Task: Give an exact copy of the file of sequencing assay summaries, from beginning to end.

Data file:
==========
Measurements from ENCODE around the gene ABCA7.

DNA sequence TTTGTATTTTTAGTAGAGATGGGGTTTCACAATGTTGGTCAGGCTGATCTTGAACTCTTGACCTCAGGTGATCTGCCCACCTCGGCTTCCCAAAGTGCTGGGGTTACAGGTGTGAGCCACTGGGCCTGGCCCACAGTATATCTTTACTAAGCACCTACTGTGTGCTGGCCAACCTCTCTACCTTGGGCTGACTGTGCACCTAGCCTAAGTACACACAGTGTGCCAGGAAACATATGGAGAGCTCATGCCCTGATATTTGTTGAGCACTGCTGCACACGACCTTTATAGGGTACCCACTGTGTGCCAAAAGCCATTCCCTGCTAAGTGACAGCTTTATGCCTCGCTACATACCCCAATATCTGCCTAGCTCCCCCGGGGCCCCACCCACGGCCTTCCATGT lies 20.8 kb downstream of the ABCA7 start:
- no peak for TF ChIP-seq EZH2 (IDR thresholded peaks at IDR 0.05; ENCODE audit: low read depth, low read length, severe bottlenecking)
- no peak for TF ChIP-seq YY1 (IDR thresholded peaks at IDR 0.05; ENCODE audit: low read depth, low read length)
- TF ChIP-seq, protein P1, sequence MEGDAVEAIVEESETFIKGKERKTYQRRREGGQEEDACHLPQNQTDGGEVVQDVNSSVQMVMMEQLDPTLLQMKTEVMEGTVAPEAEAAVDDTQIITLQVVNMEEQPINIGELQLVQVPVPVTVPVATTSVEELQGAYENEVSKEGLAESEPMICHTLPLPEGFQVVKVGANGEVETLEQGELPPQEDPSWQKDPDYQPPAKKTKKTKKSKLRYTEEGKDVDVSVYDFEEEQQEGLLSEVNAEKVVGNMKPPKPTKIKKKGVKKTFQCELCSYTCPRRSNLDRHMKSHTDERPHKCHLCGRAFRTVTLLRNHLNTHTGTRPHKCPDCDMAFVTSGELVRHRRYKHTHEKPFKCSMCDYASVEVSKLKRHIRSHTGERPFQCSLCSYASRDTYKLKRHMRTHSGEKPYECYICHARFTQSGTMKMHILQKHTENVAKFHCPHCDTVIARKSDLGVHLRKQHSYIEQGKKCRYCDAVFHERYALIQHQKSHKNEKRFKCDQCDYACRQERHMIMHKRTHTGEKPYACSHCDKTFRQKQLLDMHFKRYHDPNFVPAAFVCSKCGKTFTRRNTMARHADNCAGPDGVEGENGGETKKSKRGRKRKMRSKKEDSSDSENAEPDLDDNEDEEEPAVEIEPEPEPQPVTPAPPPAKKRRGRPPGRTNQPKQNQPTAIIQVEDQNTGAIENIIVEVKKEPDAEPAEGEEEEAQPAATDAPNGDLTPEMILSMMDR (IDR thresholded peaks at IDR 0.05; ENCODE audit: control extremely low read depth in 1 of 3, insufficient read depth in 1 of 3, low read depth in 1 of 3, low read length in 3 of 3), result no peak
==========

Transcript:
Measurements from ENCODE around the gene ABCA7.

DNA sequence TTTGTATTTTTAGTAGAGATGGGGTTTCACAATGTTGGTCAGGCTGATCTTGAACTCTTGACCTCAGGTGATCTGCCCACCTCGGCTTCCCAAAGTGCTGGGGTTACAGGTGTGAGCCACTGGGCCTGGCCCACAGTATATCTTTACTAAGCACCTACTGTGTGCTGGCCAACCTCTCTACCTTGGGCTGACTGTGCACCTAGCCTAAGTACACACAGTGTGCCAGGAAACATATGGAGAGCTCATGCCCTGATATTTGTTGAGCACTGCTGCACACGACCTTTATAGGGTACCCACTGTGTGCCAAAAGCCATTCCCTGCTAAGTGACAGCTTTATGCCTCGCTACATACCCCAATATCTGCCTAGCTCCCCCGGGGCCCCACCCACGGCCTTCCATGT lies 20.8 kb downstream of the ABCA7 start:
- no peak for TF ChIP-seq EZH2 (IDR thresholded peaks at IDR 0.05; ENCODE audit: low read depth, low read length, severe bottlenecking)
- no peak for TF ChIP-seq YY1 (IDR thresholded peaks at IDR 0.05; ENCODE audit: low read depth, low read length)
- TF ChIP-seq, protein P1, sequence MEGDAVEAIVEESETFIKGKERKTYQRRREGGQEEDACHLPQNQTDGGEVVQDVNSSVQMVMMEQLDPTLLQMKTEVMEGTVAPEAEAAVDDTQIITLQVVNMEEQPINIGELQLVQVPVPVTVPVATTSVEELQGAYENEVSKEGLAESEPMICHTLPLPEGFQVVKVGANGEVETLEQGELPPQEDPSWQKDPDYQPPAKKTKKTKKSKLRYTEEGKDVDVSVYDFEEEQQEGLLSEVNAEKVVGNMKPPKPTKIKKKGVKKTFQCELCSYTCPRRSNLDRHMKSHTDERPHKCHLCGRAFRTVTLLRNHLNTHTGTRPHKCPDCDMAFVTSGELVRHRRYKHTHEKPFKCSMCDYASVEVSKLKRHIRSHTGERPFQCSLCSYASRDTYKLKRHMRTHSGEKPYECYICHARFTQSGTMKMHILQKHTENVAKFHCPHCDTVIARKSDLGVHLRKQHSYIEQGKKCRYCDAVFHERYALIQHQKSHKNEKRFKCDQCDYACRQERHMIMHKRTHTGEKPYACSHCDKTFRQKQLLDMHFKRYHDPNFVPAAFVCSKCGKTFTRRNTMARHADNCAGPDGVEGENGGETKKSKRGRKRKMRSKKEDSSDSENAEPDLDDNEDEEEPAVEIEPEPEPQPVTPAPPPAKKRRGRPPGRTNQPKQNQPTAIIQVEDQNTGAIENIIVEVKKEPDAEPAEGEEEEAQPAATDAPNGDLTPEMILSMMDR (IDR thresholded peaks at IDR 0.05; ENCODE audit: control extremely low read depth in 1 of 3, insufficient read depth in 1 of 3, low read depth in 1 of 3, low read length in 3 of 3), result no peak